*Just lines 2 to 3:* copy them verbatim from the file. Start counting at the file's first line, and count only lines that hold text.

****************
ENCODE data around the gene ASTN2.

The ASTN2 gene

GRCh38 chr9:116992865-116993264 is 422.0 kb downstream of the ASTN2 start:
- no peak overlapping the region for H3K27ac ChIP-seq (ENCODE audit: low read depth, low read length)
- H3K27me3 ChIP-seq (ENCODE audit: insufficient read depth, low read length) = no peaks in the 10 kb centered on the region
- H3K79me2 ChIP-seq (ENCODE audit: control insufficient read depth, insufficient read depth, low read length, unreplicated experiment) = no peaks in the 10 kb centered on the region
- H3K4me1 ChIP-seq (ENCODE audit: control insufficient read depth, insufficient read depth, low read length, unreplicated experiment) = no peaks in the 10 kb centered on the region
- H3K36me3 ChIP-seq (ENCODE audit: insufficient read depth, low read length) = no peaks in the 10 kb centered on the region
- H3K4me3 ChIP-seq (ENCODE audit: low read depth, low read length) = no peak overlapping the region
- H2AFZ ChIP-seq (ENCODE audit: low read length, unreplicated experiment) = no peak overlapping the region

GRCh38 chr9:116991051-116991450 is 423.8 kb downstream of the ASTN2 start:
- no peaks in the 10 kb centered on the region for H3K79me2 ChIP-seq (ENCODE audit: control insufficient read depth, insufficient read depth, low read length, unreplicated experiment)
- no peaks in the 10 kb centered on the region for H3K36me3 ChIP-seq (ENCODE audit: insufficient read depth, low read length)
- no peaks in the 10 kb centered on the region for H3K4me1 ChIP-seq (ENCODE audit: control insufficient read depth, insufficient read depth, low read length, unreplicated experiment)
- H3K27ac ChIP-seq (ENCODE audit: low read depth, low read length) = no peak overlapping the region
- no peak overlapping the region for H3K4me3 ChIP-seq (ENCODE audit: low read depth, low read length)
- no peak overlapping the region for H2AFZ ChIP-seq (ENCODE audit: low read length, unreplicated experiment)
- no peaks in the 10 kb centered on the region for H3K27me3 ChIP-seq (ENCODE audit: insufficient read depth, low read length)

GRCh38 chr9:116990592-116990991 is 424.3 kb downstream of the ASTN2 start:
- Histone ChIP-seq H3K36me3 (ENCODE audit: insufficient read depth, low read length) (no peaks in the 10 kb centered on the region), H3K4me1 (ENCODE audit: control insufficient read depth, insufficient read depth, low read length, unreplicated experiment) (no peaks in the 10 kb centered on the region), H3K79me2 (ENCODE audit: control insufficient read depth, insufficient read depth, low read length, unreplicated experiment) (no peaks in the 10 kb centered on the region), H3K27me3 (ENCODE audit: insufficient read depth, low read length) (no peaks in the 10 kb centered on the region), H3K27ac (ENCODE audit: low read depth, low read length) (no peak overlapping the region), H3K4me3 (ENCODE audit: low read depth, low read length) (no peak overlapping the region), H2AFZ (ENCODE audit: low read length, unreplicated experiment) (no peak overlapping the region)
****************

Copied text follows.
The ASTN2 gene

GRCh38 chr9:116992865-116993264 is 422.0 kb downstream of the ASTN2 start: